7. Defendant Catholic Diocese of S... (the "Diocese" or "Diocese of S")
is an incorporated or unincorporated division of the RCC or and has its
principal place of business at The Catholic Pastoral Center, ... Street,
X, X 00001. The Diocese is an agent, i nstrumentality and alter ego of
the RCC and the Pope, and is transacting business in the State of New
York.

8. Defendant Society of Jesus (the "Jesuits") is an incorporated or
unincorporated division of the RCC and has its principal place of
business at Jesuit Curia, Borgo Santo Spirito, 5, C. P. 6139, Rome,
Italy 00195, one block away from the perimeter of Va tican City State.
The Jesuits is an agent, instrumentality and alter ego of the RCC and
the Pope and is transacting business in the State of New York. The head
of the Jesuits is known as the "Black Pope", and is the second most
influential member of the RCC.

9. Defendant X Province of the Society of Jesus ("X Jesuits") is an
incorporated or unincorporated division of the Jesuits and RCC and has
its principal place of business at Jesuit Provincial Office, ... Street,
X, X 00001. X Jesuits is an agent, instrume ntality and alter ego of the
Jesuits and RCC and the Pope, and is responsible for Jesuit members in
six midwestern states including X and some others elsewhere in the
world. X Jesuits is transacting business in the State of New York.

10. Defendant X... University ("X U") is a RCC university with about
x,000 students which employs some Jesuits as part of its faculty and
administration. Upon information and belief, X U is incorporated in the
State of x and has its principal place of bus iness at ... Street, x, x
00001. X U is an agent, instrumentality and alter ego of the RCC and the
Pope. X U is transacting business in the State of New York.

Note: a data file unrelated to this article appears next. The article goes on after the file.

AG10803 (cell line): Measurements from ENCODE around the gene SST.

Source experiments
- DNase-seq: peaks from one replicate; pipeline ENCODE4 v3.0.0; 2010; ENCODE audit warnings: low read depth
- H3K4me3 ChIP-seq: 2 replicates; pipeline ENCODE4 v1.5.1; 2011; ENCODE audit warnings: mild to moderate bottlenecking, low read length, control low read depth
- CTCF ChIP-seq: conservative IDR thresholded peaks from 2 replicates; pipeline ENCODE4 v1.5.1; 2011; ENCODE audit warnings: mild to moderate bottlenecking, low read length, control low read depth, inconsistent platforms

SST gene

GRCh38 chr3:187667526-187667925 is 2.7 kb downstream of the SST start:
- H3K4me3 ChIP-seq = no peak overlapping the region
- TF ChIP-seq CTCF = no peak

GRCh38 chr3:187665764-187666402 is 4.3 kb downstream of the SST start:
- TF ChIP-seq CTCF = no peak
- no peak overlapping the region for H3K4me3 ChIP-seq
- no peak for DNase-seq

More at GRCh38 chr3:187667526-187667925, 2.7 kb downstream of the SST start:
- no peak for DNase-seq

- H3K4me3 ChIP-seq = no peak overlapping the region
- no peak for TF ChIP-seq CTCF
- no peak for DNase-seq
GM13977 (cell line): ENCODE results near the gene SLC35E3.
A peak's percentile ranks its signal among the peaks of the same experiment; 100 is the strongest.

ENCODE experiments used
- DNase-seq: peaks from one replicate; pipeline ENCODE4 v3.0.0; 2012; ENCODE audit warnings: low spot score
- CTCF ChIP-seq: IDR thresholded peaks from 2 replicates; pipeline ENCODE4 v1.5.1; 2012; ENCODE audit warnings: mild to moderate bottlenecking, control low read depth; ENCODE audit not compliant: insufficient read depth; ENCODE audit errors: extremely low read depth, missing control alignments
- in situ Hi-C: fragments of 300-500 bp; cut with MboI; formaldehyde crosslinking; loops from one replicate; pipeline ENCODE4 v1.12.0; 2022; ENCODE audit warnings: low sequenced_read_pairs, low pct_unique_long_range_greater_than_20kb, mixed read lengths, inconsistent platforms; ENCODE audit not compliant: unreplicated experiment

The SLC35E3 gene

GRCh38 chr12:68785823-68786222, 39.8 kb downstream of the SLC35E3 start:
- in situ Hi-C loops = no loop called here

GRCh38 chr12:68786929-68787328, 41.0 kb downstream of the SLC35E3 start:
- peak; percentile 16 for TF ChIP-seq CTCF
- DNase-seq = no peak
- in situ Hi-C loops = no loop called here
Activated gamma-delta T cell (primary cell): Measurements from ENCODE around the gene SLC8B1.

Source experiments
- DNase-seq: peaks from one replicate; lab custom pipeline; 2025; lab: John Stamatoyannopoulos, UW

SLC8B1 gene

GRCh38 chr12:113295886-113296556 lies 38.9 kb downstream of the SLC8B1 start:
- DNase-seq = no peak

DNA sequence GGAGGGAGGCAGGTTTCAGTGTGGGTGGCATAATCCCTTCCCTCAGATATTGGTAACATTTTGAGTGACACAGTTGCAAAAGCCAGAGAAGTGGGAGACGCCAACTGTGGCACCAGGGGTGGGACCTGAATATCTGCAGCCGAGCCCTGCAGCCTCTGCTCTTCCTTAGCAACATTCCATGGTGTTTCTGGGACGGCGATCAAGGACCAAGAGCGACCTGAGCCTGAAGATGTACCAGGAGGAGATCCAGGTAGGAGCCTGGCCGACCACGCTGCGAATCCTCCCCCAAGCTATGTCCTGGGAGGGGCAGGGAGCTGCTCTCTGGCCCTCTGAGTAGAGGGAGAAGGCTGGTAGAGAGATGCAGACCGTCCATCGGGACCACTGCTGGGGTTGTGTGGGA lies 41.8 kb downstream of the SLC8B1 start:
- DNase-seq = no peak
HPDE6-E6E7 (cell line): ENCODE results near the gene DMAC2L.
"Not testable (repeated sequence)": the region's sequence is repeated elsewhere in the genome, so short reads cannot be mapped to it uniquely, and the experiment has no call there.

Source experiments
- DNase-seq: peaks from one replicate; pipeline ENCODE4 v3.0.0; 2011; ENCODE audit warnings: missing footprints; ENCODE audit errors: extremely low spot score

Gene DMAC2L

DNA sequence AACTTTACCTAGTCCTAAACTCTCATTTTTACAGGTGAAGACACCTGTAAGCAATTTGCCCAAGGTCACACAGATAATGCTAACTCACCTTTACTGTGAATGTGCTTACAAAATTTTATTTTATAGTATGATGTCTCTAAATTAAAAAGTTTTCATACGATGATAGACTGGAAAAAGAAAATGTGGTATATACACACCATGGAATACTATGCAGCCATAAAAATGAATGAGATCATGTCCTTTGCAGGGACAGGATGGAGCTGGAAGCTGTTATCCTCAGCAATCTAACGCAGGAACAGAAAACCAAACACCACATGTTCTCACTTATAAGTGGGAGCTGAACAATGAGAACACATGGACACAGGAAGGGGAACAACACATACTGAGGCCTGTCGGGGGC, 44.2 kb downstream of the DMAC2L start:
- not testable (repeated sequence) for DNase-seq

Summary [all contituting allegations]
11. The plaintiff, ..., has been a Jesuit and/or ordained priest and
faithful follower of the doctrines of the Roman Catholic Church for more
than 30 years. At the outset of the relationship, plaintiff transferred
to the RCC or other defendants all his wo rldly possessions and future
economic services. The RCC and other defendants in return have failed to
live up to their side of the agreement and have refused to provide (i)
the promised support, (ii) the promised opportunity to discuss RCC
doctrine and t o criticize those in the RCC who failed to follow such
doctrine without reprisal, and (iii) the promise opportunity for
plaintiff to live his life in within the religious community in
accordance with the vows and the established principles of the RCC and
other defendants without reprisal. But defendants have kept the
plaintiff's property and services and have left him destitute,
unemployed and with no means for self-support upon reaching a normal
retirement age. Plaintiff seeks to have the value of his property and
services returned to him by reason of fraud from the inception, breach
of contract and breach of the covenant of good faith and fair dealing
after entering into the lifetime contract with the RCC and other
defendants.



The Facts
12. Plaintiff, age 50, was born in ..., ..., and was brought up in a
Catholic grade school and in x University, a Catholic University, from
which plaintiff entered the Society of Jesus (Jesuits) before
graduation.

13. In 1962, plaintiff became a Jesuit novice in the Wisconsin Province
of the Society of Jesus ("Wisconsin Jesuits"), and in 1964, as a Jesuit,
took the perpetual or eternal vows of poverty, chastity and obedience.
These vows are also required of all ord ained Jesuit priests. In
addition, plaintiff took a fourth vow, in 1982, of direct obedience to
the Pope. These vows by plaintiff were recognized by and applicable to
all defendants and their interrelationships.

14. In connection with the 1964 vows by plaintiff, the plaintiff turned
over all worldly goods which he owned, worth in excess of $1,000 and the
right to any inheritances which the plaintiff would otherwise be
entitled to (which subsequently were received by the Jesuits and
amounted to more than $10,000).

15. In return, the Jesuit defendants and RCC promised, among other
things, to take care of all necessary physical and spiritual needs of
the plaintiff such as food, clothing, medicine, medical treatment,
education, housing, travel, pocket money, books and the opportunity to
live a life guided by the established principles of the defendants.

16. Over the years, from 1962 to 1990, the plaintiff devoted all of his